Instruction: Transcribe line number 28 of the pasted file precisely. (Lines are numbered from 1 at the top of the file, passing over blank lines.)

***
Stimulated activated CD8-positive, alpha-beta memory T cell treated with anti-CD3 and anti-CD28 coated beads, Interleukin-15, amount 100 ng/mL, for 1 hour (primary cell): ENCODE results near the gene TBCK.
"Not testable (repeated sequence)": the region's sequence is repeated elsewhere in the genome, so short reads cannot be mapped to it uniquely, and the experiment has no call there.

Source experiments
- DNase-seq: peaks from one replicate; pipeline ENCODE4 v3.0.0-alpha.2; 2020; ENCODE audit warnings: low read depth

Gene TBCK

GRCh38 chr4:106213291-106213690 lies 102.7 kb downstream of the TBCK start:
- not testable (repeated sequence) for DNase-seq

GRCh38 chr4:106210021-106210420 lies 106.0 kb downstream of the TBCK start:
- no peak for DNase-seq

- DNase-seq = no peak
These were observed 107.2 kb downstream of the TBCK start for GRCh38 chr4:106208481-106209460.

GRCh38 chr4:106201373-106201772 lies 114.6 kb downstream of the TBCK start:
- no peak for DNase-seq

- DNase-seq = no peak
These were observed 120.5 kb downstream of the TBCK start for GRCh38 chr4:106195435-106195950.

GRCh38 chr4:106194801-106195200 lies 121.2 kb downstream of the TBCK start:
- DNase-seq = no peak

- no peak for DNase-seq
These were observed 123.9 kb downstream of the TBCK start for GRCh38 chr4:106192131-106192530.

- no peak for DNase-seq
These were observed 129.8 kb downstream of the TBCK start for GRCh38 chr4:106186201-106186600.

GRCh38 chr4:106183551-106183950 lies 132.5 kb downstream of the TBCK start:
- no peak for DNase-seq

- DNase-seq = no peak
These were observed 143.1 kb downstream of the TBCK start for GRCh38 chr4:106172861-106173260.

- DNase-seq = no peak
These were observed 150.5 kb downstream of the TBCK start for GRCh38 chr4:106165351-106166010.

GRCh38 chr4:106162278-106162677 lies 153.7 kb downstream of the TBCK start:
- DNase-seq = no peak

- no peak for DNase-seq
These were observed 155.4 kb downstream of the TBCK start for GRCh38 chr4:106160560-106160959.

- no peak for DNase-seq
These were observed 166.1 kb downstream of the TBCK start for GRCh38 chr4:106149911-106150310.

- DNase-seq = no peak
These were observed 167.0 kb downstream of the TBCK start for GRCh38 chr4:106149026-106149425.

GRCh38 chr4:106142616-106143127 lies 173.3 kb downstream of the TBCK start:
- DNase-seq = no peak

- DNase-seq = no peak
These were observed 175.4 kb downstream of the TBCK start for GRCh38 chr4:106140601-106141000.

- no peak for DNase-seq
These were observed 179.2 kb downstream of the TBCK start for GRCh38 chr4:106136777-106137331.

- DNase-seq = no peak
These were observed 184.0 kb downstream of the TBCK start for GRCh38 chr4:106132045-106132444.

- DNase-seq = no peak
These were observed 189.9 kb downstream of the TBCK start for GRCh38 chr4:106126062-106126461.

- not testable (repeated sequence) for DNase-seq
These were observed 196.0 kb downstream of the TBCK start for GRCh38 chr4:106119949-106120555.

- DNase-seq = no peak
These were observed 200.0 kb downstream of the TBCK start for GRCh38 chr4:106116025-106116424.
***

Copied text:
GRCh38 chr4:106162278-106162677 lies 153.7 kb downstream of the TBCK start: